With Brexit negotiations and the Covid-19 pandemic consuming the vast majority of political attention, reform to the UK national security reform has been delayed since July 2018. In the interim, the Government has adopted a more interventionist approach using its existing powers under the EA02. This is evidenced by the fact that four of the 12 PIINs on national security grounds under the EA02 were issued in the past year alone. Moreover, while no transactions have been formally blocked to date, two recent interventions (in Aerostar / Mettis Aerospace and Gardner Aerospace/ Impcross, both involving Chinese acquirers) resulted in the transactions being abandoned (and in the latter case, an undertaking being given to the UK Government not to re-bid for the target for at least a year).

Detail of the reforms

The immediate reforms, which were implemented by way of a statutory instrument1 and entered into force today, 23 June 2020, amend section 58 of the EA02 to specify an additional ground of intervention, namely “the need to maintain in the United Kingdom the capability to combat, and to mitigate the effects of, public health emergencies”. This additional ground of intervention will only apply to transactions that meet the ordinary jurisdictional thresholds under the UK merger control rules i.e. (i) the enterprise has a UK turnover of more than £70 million; or (ii) the merger has resulted in the creation or enhancement of at least a 25% share of supply.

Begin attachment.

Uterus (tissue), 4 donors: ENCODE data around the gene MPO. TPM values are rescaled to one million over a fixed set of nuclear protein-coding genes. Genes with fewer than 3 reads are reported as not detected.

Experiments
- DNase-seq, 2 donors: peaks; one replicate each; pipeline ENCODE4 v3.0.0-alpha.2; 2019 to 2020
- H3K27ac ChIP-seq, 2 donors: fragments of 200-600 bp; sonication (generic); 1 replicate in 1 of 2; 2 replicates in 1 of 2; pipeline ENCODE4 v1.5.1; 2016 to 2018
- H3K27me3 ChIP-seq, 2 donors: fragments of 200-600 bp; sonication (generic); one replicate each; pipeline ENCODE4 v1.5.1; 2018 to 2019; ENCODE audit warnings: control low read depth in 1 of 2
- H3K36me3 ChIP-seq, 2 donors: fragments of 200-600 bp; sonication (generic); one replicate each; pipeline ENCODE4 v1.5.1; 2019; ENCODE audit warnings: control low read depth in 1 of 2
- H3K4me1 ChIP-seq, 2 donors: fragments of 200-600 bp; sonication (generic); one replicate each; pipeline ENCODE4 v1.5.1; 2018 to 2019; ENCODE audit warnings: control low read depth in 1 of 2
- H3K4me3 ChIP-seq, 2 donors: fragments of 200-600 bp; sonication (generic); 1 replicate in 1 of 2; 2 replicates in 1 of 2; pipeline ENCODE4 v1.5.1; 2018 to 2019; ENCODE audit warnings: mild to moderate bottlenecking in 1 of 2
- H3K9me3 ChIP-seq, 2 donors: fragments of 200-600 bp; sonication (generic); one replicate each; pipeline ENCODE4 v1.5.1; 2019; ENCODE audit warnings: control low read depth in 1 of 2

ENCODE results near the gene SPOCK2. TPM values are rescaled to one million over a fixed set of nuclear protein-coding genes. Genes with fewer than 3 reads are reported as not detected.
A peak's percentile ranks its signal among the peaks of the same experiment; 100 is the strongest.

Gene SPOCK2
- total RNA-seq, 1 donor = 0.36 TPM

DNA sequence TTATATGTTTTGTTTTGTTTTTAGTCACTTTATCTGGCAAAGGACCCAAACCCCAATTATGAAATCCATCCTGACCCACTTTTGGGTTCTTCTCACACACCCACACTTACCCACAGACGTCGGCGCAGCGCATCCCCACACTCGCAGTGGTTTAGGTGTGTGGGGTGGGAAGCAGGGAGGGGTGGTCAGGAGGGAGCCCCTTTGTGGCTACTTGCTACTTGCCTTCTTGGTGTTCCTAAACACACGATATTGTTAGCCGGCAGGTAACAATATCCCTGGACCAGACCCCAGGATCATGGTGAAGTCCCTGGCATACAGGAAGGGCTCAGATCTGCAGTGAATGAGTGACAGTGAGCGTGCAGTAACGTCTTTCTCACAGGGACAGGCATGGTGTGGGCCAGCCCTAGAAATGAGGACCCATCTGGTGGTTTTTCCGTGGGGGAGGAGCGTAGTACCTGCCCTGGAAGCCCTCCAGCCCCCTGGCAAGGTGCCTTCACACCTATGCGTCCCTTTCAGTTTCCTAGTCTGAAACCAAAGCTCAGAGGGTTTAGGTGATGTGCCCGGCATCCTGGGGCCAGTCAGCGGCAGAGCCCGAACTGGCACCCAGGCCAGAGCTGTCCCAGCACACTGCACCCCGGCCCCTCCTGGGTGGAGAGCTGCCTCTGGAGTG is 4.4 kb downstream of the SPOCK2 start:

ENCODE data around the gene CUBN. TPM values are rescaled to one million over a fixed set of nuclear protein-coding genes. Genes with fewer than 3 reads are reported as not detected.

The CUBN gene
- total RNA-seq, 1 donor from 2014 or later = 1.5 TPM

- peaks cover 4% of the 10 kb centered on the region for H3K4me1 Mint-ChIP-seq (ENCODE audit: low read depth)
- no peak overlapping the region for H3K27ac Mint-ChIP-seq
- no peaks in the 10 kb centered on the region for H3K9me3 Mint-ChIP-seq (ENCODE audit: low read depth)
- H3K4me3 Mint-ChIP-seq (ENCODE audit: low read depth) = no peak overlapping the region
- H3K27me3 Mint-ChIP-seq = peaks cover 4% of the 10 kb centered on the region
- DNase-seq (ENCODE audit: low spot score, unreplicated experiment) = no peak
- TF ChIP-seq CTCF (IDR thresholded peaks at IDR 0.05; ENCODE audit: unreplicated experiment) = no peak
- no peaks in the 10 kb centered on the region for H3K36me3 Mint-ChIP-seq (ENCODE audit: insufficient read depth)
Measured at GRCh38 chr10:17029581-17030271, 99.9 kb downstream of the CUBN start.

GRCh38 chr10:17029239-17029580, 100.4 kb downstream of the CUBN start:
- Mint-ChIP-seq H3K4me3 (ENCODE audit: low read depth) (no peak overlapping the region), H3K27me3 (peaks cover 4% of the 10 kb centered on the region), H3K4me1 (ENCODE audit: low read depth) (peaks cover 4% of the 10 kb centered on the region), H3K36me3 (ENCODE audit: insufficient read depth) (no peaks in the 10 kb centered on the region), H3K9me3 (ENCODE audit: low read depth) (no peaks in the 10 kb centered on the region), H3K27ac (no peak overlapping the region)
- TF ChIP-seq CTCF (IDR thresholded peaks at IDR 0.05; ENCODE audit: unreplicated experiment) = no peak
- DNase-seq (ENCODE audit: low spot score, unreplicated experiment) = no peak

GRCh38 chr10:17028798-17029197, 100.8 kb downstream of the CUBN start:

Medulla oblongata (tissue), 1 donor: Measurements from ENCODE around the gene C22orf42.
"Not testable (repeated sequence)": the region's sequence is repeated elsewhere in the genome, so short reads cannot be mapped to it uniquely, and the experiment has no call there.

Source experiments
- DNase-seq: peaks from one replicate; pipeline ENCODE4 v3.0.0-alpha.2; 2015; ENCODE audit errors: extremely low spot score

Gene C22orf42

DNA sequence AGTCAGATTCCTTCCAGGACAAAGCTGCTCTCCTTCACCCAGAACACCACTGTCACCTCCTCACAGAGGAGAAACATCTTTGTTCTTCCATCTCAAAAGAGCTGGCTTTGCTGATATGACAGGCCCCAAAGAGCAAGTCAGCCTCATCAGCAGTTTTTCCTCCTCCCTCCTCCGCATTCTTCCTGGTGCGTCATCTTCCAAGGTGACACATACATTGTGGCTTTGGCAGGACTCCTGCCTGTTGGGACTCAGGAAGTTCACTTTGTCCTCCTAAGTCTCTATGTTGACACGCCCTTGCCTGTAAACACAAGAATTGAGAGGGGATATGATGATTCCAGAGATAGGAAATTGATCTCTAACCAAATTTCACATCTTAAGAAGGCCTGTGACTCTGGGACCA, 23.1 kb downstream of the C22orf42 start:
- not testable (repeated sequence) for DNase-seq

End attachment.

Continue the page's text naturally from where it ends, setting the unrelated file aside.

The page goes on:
As an illustration of likely concerns, the Government cites the example of a company active in the fight against Covid-19, such as a vaccine research company or a manufacturer of personal protective equipment. However, it is clear that this new ground of intervention extends beyond those healthcare companies involved in the immediate fight against the virus. For instance, the Government notes that it may be appropriate to intervene to protect an internet service provider or food supply chain company, given the potential for increased demand for internet services in a lockdown situation or disruption to food supply.

In addition, the Government laid further statutory instruments2 that will bring three further tech sectors within the scope of the lower jurisdictional thresholds that were introduced in June 2018 for the military / dual-use, computer processing and quantum technology sectors. The June 2018 reforms (i) lowered the turnover test threshold from £70 million to £1 million; and (ii) amended the share of supply test to remove the requirement for an increment.